Problem Gambling Funding Stripped From Washington, D.C. 2024 Budget
Gambling sector lobby groups and trade associations have been out in force this week in Washington D.C. They are angry about Mayor Muriel Bowser quietly cutting the budget for problem gambling services in the city. That’s while still retaining a provision that takes $200,000 a year in taxes from gambling operators to fund such services.
As Washington, D.C.-based investigative outlet DCist reported at the end of last month, more than $800,000 has been paid out to the local authority since sports betting was legalized in the nation’s capital in 2018. However, critics say there’s no evidence a single penny of that has been spent on the intended purpose.
Now, the City’s Department of Behavioral Health (DBH) has published its 2024 budget plans, and it contains no mention of any problem gambling funds forthcoming.
Chief among the voices calling for more clarity on this funding issue were The Sports Betting Association. The SBA represents two of the four legal sportsbook operators in DC, BetMGM and FanDuel.
SBA Spokesman Jeremy Kudon wrote an open letter to the committee discussing the budget.
“Consumers are provided substantial responsible gaming resources and messaging directly through the app,” wrote Kudon. “These internal protections are most effective when complemented by a publicly- administered problem gaming treatment and prevention program.”
The $200,000 claimed in earmarked gambling revenues by the City each year represents just a tiny fraction of the overall D.C. yearly budget of $10.6 billion.
Campaigners argue that the gambling sector’s goodwill on this issue should be respected. But some city staff back Mayor Bowser’s position that agencies are able to offer support and treatment without needing the extra cash.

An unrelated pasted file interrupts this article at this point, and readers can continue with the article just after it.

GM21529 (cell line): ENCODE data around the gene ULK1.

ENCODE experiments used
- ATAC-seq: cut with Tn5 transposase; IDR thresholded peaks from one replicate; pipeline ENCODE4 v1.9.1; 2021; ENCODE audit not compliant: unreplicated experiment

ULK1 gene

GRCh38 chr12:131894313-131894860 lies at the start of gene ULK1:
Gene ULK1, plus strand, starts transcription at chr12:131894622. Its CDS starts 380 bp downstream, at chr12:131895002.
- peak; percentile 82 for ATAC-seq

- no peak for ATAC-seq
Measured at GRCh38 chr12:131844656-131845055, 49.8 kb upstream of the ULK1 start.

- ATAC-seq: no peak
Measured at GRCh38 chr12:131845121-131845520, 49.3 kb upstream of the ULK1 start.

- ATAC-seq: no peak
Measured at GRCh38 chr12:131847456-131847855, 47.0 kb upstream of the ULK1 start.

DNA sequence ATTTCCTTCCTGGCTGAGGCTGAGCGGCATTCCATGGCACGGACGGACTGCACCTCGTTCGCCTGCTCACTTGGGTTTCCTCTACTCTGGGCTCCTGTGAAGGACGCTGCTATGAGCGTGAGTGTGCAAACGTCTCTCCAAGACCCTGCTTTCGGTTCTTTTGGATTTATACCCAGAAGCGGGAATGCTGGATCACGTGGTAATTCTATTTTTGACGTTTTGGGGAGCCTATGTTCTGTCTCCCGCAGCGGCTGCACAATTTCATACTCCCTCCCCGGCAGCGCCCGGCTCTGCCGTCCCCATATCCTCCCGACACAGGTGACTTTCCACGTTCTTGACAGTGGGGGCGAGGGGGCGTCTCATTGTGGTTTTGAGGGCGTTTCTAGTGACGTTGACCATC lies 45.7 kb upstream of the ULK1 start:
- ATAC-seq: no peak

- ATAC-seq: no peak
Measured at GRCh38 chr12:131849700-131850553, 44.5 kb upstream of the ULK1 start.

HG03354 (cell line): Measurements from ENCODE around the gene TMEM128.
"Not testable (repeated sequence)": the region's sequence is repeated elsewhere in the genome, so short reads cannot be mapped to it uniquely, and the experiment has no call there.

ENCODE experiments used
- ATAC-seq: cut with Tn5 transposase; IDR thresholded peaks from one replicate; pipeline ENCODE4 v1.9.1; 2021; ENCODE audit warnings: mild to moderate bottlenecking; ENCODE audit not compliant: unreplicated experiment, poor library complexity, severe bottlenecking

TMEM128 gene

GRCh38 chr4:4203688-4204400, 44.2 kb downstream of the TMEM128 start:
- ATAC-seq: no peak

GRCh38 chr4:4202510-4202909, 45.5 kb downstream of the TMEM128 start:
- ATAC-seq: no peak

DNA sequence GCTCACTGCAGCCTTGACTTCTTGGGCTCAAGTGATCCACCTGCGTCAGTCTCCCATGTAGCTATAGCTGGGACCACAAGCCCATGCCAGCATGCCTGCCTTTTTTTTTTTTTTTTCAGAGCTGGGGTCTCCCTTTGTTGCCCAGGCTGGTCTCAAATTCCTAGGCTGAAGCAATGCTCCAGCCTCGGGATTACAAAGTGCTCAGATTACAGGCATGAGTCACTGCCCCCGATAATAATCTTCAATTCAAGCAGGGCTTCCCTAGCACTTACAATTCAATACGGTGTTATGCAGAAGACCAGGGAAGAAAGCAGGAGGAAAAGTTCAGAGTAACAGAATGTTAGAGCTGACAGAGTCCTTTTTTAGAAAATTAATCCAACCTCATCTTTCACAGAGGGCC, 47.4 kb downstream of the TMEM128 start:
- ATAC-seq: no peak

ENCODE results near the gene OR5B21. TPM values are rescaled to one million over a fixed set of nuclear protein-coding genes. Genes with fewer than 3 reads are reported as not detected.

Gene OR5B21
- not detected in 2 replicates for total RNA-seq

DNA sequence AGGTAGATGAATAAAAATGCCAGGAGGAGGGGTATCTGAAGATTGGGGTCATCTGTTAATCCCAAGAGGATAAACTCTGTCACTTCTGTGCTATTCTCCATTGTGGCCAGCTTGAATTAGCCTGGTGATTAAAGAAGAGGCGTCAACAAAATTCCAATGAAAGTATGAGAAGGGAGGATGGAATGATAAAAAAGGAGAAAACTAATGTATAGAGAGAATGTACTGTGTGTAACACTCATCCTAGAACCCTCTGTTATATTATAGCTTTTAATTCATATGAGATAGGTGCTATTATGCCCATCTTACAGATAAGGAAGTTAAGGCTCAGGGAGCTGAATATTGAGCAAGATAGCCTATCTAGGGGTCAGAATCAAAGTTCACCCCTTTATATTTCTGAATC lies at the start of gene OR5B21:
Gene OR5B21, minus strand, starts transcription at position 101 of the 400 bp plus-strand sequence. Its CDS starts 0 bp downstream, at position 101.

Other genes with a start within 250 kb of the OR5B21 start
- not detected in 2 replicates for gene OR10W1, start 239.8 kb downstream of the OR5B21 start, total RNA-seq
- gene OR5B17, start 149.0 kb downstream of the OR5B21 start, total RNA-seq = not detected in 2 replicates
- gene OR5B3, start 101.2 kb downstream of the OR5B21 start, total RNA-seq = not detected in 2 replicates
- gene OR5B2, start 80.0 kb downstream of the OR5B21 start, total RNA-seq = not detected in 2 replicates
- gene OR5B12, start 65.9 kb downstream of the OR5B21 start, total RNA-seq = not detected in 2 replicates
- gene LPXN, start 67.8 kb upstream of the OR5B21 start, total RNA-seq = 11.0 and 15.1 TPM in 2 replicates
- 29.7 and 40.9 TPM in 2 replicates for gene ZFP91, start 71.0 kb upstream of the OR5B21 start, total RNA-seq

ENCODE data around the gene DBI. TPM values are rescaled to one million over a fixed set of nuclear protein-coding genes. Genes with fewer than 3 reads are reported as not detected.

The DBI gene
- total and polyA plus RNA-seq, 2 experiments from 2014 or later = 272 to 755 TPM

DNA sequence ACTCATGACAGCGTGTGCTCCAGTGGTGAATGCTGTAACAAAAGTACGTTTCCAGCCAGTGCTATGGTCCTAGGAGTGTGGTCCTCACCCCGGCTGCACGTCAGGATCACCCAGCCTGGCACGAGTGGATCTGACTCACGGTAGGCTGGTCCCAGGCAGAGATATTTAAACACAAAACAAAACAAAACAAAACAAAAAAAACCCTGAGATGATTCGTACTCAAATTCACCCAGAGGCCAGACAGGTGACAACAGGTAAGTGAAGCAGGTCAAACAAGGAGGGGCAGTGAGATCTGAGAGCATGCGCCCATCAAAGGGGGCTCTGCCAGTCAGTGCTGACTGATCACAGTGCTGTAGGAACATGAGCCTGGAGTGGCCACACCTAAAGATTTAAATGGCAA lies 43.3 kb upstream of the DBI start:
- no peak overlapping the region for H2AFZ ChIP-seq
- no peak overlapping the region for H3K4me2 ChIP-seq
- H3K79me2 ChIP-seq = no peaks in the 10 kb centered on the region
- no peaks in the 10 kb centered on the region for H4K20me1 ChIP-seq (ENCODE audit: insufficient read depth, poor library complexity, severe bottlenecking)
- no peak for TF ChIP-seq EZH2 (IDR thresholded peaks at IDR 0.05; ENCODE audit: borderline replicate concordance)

Others are not so sure. The DBH submitted an open job advertisement for a problem gambling expert contractor last year, and the position was never filled. It also said in a report last year that “the District may be significantly underserving this population,” noting it received nearly 4000 helpline calls in 2022. That’s a 30% increase on the previous year.
The American Gaming Association also weighed in on the issue.
“Unfortunately, this is only the latest misstep by the DC government in their effort to offer a viable legal sports betting market. The AGA will work with other stakeholders to ensure the District makes good on their obligation to provide problem gambling resources, as well as continue to highlight the need for a competitive mobile marketplace that will increase revenue to fund these important commitments,” said AGA Vice President Chris Cylke.
The “competitive mobile marketplace” refers to another contentious issue within DC’s sports betting structure.
The only operator legally allowed to offer mobile sports betting, the state backed GambetDC, was last year labelled a “failed operation”.
Troubled European operator Intralot has provided GambetDC’s platform since launch in 2020. However it has been plagued by claimed “operational challenges,” and has failed to meet revenue targets almost every month.
The total sports betting handle for D.C. in February was $12.6 million – down 34% on the previous February.
Although the District was one of the first places in the US to allow physical sports betting at stadiums, a practice that may soon be expanded to all NFL stadiums in legal states, the failure of the mobile betting market to capture customers has hit expected revenues hard.